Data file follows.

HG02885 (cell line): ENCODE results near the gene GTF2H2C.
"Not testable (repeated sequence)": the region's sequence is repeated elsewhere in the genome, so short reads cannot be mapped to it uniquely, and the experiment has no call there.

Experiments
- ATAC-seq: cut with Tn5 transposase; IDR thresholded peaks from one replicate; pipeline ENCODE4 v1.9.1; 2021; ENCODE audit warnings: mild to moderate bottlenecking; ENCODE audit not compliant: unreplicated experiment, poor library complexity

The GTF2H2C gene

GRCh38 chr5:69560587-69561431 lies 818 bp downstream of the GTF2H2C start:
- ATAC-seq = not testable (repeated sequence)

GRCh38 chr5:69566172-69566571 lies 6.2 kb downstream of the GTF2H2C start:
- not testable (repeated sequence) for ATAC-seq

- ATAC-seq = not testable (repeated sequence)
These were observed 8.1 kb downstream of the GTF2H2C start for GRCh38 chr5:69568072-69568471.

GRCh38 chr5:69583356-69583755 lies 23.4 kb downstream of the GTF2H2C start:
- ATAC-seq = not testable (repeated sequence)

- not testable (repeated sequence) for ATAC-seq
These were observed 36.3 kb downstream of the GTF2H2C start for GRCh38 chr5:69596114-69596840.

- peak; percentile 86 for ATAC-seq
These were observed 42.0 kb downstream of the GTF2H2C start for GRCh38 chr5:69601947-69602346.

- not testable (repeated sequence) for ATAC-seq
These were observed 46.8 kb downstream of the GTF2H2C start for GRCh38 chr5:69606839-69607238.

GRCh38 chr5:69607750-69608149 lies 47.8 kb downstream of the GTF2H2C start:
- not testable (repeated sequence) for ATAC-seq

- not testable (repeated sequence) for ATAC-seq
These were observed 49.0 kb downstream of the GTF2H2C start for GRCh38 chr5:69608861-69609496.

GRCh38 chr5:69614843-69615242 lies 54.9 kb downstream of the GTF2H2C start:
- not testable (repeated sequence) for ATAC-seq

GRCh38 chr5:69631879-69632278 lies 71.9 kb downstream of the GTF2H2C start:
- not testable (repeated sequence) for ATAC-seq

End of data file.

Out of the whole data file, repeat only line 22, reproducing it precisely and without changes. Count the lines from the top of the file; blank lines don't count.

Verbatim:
- not testable (repeated sequence) for ATAC-seq